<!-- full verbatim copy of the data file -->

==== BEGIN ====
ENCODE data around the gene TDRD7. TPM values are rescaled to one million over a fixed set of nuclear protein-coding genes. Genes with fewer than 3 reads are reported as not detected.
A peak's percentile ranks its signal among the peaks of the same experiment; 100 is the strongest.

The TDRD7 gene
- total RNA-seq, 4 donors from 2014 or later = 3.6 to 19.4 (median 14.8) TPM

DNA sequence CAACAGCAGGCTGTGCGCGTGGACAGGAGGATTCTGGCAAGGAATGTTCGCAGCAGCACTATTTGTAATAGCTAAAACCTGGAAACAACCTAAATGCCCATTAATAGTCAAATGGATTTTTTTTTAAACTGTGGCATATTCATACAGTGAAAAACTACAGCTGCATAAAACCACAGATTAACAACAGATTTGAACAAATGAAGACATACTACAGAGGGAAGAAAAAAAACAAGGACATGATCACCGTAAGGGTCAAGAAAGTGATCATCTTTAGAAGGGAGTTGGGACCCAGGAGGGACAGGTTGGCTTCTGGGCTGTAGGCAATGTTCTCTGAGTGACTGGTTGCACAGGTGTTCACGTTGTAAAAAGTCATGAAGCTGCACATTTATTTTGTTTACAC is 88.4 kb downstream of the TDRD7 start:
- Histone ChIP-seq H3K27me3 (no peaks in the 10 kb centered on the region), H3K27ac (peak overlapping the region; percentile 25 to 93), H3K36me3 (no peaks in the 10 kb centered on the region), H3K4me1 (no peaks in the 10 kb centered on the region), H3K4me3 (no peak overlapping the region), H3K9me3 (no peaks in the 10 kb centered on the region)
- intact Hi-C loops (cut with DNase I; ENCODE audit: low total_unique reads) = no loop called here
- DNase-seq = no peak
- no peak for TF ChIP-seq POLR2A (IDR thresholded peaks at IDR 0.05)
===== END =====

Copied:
ENCODE data around the gene TDRD7. TPM values are rescaled to one million over a fixed set of nuclear protein-coding genes. Genes with fewer than 3 reads are reported as not detected.
A peak's percentile ranks its signal among the peaks of the same experiment; 100 is the strongest.

The TDRD7 gene
- total RNA-seq, 4 donors from 2014 or later = 3.6 to 19.4 (median 14.8) TPM

DNA sequence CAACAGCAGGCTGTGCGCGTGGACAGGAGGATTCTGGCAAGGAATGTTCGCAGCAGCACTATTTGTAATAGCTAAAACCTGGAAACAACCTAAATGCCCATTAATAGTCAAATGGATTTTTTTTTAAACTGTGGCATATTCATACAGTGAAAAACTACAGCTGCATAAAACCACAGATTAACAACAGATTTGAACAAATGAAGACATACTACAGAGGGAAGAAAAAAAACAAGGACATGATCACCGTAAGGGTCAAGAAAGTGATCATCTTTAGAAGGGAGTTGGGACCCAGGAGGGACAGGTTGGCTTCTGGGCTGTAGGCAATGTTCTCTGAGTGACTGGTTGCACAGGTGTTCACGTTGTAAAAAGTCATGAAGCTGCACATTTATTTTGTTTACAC is 88.4 kb downstream of the TDRD7 start:
- Histone ChIP-seq H3K27me3 (no peaks in the 10 kb centered on the region), H3K27ac (peak overlapping the region; percentile 25 to 93), H3K36me3 (no peaks in the 10 kb centered on the region), H3K4me1 (no peaks in the 10 kb centered on the region), H3K4me3 (no peak overlapping the region), H3K9me3 (no peaks in the 10 kb centered on the region)
- intact Hi-C loops (cut with DNase I; ENCODE audit: low total_unique reads) = no loop called here
- DNase-seq = no peak
- no peak for TF ChIP-seq POLR2A (IDR thresholded peaks at IDR 0.05)